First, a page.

Any good narrative has a sub-plot; this short story has many.
Mofijul Rahima Sheikh, 22, had started work in the family craft of weaving, in his village in Bengal. He earned about Rs 200 a day. He was already married, to 18-year-old Rafiza Bibi; they had a baby daughter. He was not content with a subsistence income. He dreamt of Kerala, where, he had heard, you could earn Rs 400 or more a day as construction labour. It was not an innovative thought; Bengal has become a migrant economy and Kerala, with its booming NRI housing industry, had become the latest destination of choice for young Bengali men.
He had, however, to finance the trip. He needed at least Rs 600, and that was not as easy as it might seem. Moneylenders charged punishing rates of interest. Mofijul got a loan from a childhood friend for which he was deeply grateful.
It is the poor who come to the help of the poor, if they can.
Mofijul found shelter, at a rent of Rs 1,000 for a bed in a room with a dozen other men. He had only a hundred rupees left when he got work; twelve hours of hard labour. But at the end of the first day there was the satisfaction of earning twice the income in Bengal. On his way back from work he saw a physically challenged person selling lottery tickets. Out of sympathy, he bought one ticket for Rs 50. It was a gesture: once again, proving that only those who have experienced poverty truly understand it and reach out. Mofijul did not hope to win anything; he just wanted to help a ticket seller whose condition was clearly even more miserable than his. He was stunned when he learnt that he purchased the winning ticket of Rs 1 crore.
An amazed, and perhaps bewildered, Mofijul called his family on his mobile. After disbelief had evaporated, he got some good advice. Mofijul was told to go to a police station and spend the night there so that he and his ticket could be safe until he had submitted his claim. The Kerala police were extremely considerate. They gave the young man shelter and security, and then escorted him to a bank to deposit his ticket.
Half a billion Indians survive like Mofijul, in the twilight of uncertainty, worried about the next day’s meal for the family. The plight of Muslims in rural Bengal is haunting: 80% of them, according to a recent survey, live on or below the poverty line. They have been betrayed by those they put into power.
Mofijul returned to his Bengal village, a celebrity. The press, inevitably, asked him what he would do with the windfall. His father, a dreamer of the ultimate Bengali dream, said he would build a house. Relatives suggested he could open a sari shop: it was a trade they understood.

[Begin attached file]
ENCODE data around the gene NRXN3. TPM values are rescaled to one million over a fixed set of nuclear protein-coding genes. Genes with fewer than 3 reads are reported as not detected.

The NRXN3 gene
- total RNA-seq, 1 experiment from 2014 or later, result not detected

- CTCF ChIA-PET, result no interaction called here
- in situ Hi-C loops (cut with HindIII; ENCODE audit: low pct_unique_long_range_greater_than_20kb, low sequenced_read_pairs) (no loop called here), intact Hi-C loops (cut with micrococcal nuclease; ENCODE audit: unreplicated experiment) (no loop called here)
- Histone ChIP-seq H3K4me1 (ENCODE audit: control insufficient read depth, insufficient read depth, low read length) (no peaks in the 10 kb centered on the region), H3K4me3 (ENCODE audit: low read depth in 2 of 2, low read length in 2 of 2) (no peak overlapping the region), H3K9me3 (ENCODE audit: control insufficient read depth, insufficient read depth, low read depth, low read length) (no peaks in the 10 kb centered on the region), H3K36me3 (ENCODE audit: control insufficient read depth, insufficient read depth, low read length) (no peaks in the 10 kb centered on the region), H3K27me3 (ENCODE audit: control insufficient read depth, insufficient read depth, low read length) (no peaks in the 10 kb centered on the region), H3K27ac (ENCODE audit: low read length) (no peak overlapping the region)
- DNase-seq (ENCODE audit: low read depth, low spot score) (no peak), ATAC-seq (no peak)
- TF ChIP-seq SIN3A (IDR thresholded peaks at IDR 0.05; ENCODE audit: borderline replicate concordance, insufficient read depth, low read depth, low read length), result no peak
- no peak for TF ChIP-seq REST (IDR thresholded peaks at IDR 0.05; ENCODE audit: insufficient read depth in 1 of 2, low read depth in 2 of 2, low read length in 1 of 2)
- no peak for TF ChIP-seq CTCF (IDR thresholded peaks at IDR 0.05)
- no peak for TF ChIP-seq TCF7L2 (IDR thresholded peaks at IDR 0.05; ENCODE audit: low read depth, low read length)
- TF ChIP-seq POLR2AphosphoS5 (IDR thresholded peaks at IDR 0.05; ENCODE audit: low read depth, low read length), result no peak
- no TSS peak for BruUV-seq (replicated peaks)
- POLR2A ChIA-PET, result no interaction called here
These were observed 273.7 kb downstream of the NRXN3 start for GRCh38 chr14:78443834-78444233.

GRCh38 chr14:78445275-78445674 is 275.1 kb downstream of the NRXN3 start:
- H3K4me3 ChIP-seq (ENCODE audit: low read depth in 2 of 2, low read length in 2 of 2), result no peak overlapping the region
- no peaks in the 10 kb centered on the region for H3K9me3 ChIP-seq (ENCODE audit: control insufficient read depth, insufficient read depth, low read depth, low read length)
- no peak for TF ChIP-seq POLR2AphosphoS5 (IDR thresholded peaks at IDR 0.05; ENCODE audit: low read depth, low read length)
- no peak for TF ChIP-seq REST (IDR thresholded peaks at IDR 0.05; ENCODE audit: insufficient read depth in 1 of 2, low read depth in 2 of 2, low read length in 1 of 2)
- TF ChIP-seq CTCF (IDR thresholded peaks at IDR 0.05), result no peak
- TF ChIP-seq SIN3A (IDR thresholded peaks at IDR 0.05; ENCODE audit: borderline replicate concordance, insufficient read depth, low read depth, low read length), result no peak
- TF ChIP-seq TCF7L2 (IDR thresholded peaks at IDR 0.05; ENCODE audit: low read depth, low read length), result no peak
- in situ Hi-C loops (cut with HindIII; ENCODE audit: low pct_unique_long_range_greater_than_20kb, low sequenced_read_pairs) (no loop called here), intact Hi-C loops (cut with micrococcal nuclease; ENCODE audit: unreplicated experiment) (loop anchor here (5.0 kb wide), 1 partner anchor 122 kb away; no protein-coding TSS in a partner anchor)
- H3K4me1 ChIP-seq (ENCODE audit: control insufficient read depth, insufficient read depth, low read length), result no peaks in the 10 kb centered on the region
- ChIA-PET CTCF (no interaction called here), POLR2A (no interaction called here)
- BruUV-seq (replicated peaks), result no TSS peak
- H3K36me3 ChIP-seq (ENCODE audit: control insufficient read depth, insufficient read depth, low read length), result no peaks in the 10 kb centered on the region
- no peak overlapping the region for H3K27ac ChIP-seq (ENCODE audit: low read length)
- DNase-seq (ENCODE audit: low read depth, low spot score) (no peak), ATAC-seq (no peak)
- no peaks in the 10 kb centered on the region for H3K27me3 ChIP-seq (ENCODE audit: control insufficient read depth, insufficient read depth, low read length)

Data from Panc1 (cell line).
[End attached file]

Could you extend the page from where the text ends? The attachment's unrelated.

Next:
But it is his wife, Rafiza Bibi, who understood how this money could change their lives and shape India’s future. “No one in my family studied beyond Class 1,” she said. “My daughter should go to an English medium school.”
* Half a billion Indians survive like Mofijul, in the twilight of uncertainty, worried about the next day’s meal for the family. The plight of Muslims in rural Bengal is haunting: 80% of them, according to a recent survey, live on or below the poverty line. They have been betrayed by those they put into power.
* Those on the poverty line have no surplus or savings. They must borrow even when they want Rs 600. This is the literal definition of a hand-to-mouth existence.
* Weaving has been the pride of Bengal for generations, an art that brought the world’s merchants from the era of Julius Caesar [as recorded by Pliny, the Roman historian] through the Portugal of the middle ages and Elizabethan Britain to India’s shores. Bengal produced at least 150 kinds of textiles. Bandana, calico, chintz, dungaree, gingham and taffeta are words of Bengali origin. Today a taanti, or weaver, earns just Rs 200 a day. He can get twice or thrice that sum by carrying bricks on his head. Something is wrong somewhere.
* One of the truly great inventions of history is the mobile phone. It cuts across class, empowers the poor and enhances their quality of life. No one leaves home voluntarily; only hunger forces you to do so. Not too long ago, distance meant silence. The only hope was an occasional postcard. Today a daily conversation keeps relationships warm, and families informed. It is a miracle for young men and women who saw their fathers once a year, perhaps for a couple of weeks, but today know instantly if their child is suffering from a cold. Technology is in harmony with democracy.
* Tribute is due to the Kerala police station. I can name more than one state where an anonymous holder of a lottery ticket might consider a police station the last place to seek protection.
* The Roman goddess Fortuna is generally portrayed as blind. When she showered her blessings on Rafiza Bibi, Fortuna had her eyes wide open. Everyone else wanted something for the present. Rafiza sought the future.